Nutmeg, or Myristicin fragrans to give it its botanical name, is the seed kernel of a fruit that resembles an apricot. It has a thin membrane wrapped around it, separating it from the fleshy fruit. This membrane is another spice, mace. Although both spices come from the same tree, they are different, and as far as we are concerned, should not be used interchangeable as some writers suggest. Their flavours are different, as nutmeg is much stronger than the more delicate mace.
It comes from the Malaccan Islands originally, and is now grown in other countries including Singapore, India and the West Indies. It took some years for it to spread from the Spice Islands, as the Malaccans were called, as the Dutch kept firm control of the spices that made them wealthy.
Pliny the Elder, writing in the first century AD wrote of a tree that bore two types of spice, and it is thought that he was referring to the nutmeg tree. We know that Arab traders took nutmeg to Constantinople in the 6th century and that in Medieval Europe, the cost of ½ kilo of nutmeg was the equivalent of the cost of a cow or three sheep. Geoffrey Chaucer mentions nutmeg in ‘The Canterbury Tales’ in the Tale of Sir Thopas; ’And nutmeg for to put in ale, All whether it be fresh or stale…’
Pagans use nutmeg as a symbol of luck, money, health and fidelity.
In 18th century Europe, nutmeg was an expensive commodity, and the fashionable people of the time used to carry their own nutmeg graters around with them if they were dining out. They became fashion accessories, some made into pendants and these antique nutmeg graters are now very valuable.
Historically nutmeg has been used to alleviate diarrhea, improve appetite and digestion, and to help sufferers of gout and arthritis.
While doing the research on this spice, I discovered that it is not as well known in Pakistan as mace, and quite a few people I spoke to didn’t know what it was, even when they saw photographs of it. (There weren’t any nutmegs in the local spice shop either.) However, it is used in traditional Mughal recipes, but it is a banned substance in the Kingdom of Saudi Arabia where it is classed as a drug, because of its hallucinogenic effects.
There is some debate in Islam as to whether or not nutmeg is halal or haram, but we believe that as long as it’s used as a spice, then it is halal. If, however it’s used as a drug, then it would be considered haram, as it can be harmful and induce vomiting when taken in large quantities. There is a general health warning that accompanies the use of nutmeg, and that is that you shouldn’t use it in cooking if you are pregnant.
If you are not used to nutmeg, then it would be better for you to use just a little of it until you become accustomed to the taste. The recommended amount for recipes is 1/8 of a teaspoon only.
You can use nutmeg in rice puddings, and cheesecakes as well as in sauces and savoury dishes. Personally, we wouldn’t use mace in sweet dishes, only in savoury ones. There is a garam masala recipe that includes mace, for example.
Try our recipe below, using nutmeg in a side dish which can be served with boiled potatoes as an accompaniment to meat, or as part of a vegetarian meal.

750 gr fresh spinach, washed, dried and trimmed
50 gr butter or olive oil
1 tsp sesame oil
1/8th tsp grated nutmeg
125 gr natural yoghurt
1 bunch spring onions
200 gr peas, shelled
salt and freshly ground black pepper to taste

Cook the peas with a sprig of mint added to the water. Refresh with cold water, drain and reserve.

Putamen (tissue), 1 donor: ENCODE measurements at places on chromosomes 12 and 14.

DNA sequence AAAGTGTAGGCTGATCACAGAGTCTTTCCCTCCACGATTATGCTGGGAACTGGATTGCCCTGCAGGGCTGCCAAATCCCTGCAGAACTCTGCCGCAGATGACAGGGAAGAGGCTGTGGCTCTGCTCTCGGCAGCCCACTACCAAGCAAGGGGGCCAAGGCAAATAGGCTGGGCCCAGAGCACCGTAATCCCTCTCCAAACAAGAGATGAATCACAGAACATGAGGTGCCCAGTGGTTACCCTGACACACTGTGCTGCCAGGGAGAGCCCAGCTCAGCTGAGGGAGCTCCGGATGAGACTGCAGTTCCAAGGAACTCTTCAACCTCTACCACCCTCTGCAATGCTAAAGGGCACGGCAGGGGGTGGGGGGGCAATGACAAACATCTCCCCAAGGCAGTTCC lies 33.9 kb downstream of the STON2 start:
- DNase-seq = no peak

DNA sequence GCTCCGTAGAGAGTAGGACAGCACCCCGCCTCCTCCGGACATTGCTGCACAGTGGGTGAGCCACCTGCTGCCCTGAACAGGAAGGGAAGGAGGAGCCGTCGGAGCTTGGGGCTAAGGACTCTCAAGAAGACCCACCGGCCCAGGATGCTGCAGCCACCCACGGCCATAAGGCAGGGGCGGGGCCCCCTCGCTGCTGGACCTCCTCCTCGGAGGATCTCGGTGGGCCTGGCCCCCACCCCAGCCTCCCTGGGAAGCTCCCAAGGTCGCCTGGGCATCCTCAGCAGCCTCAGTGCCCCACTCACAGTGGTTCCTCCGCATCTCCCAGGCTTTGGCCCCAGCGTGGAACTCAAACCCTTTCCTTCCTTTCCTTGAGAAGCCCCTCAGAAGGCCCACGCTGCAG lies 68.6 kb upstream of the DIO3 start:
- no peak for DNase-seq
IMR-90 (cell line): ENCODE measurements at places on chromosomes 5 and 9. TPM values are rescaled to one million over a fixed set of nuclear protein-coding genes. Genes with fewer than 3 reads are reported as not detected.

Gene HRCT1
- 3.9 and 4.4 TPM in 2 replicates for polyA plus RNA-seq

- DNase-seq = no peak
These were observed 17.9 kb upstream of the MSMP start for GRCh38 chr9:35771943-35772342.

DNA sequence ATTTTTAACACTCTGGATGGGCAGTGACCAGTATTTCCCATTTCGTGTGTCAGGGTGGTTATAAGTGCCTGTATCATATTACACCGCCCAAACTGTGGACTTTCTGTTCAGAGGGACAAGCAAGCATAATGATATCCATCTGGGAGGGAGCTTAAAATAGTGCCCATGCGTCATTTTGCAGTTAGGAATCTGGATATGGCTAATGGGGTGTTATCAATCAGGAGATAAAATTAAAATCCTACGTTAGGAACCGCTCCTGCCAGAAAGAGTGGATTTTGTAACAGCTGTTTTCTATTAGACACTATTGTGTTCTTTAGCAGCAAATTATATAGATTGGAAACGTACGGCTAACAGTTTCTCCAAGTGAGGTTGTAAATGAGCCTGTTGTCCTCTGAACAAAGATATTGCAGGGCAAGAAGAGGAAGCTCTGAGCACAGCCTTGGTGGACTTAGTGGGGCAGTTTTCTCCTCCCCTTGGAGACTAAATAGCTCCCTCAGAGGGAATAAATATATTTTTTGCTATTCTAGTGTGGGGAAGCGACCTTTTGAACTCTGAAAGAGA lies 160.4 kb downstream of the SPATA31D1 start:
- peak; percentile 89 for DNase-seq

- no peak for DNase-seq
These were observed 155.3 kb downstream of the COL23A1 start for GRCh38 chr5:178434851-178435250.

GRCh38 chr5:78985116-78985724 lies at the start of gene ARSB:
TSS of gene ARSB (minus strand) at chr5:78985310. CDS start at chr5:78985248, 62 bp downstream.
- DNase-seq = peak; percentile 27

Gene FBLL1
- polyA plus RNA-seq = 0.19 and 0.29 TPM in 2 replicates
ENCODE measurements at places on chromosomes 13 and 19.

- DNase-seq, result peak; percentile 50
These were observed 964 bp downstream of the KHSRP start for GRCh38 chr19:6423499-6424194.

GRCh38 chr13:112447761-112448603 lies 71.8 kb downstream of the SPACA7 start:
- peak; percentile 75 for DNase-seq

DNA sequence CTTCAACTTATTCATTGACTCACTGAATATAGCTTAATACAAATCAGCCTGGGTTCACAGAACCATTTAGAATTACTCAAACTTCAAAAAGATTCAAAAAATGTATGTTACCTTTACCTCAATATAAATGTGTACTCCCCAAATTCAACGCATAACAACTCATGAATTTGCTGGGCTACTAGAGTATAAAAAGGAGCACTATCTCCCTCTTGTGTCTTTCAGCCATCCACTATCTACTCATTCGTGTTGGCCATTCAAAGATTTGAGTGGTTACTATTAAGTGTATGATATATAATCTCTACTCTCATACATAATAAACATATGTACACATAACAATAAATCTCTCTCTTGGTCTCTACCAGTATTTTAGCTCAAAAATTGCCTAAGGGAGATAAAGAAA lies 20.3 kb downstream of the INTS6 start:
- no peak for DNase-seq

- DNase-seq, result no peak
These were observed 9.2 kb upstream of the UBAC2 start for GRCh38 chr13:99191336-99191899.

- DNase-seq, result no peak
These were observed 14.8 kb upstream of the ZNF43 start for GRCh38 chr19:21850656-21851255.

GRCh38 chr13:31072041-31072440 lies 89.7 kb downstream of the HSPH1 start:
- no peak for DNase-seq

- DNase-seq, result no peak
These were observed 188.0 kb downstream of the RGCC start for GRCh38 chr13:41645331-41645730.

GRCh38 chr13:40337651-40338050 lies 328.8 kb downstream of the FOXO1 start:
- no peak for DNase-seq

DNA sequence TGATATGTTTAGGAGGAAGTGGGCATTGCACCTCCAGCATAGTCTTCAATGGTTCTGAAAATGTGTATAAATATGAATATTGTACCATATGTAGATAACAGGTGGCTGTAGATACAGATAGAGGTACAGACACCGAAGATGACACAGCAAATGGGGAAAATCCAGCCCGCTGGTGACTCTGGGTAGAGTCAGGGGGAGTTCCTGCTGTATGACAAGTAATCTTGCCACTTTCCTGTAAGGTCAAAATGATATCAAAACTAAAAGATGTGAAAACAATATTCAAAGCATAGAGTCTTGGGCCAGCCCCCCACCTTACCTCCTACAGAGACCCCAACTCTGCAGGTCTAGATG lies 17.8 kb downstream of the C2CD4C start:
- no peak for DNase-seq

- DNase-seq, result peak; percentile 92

Chop the spring onions. Heat the oils or butter and sesame oil and lightly fry the onions, then add the spinach and cook until it wilts. Stir in the yoghurt, and cooked peas and heat through for 5 mins, trying not to let the yoghurt boil.
Serve as suggested above.
This has Taste and is a Treat.
Mace has the same history as nutmeg, coming as it does from the same fruit. However there is no controversy surrounding this spice, and it is more expensive than nutmegs. This is because a pile of nutmegs, weighing 100 pounds, only produces 1 pound of mace.
One Dutch governor of the Malaccan Islands ordered that more mace trees should be planted and less nutmeg tree; that just goes to show how much HE knew about spice production.
In Pakistan, mace is very expensive as compared to other spices, and you can buy it by the blade for special occasions. The lower paid and the underclass cannot afford it
It has been used through the centuries to preserve meat, or to mask the smell of rancid meats.
You only need about an inch of a blade for cooking, and we think that it goes best in white sauces, so feel free to add a whole blade, or half a blade to our Parsley Sauce recipe.
Below is a recipe for mace in garam masala.

2 or 3 black cardamom pods, depending on size
1 tbsp cumin seeds
½ tbsp coriander seeds
½ tbsp caraway seeds
½ tbsp black peppercorns
½ tbsp whole cloves
2 inch piece of cinnamon stick, broken into smaller pieces
¼ of a whole nutmeg, grated
1 blade of mace
1 bay leaf, crushed
a pinch of saffron threads
1 heaped tbsp freshly ground ginger

Dry fry the cardamom pods until they plump up over a medium heat. When cool to touch, take out the seeds and put them in a bowl. Discard the pods.
Dry fry the coriander seeds, caraway seeds, black peppercorns, cloves and pieces of cinnamon. Stir for a few mins, and then transfer to the bowl with the cardamom seeds.
Reduce the heat to low, and gently fry the saffron, nutmeg, bay leaf and mace. When the leaves start to get crisp, remove from the heat and transfer to the bowl with the other spices.
While still warm mix all the spices together well and grind to a powder. Cool completely, then store in an airtight jar where the mixture will remain fresh for up to 3 months. Alternatively, freeze the garam masala and it will keep for 6 months.
Use with meats and in sauces.
This has Taste and is a Treat.

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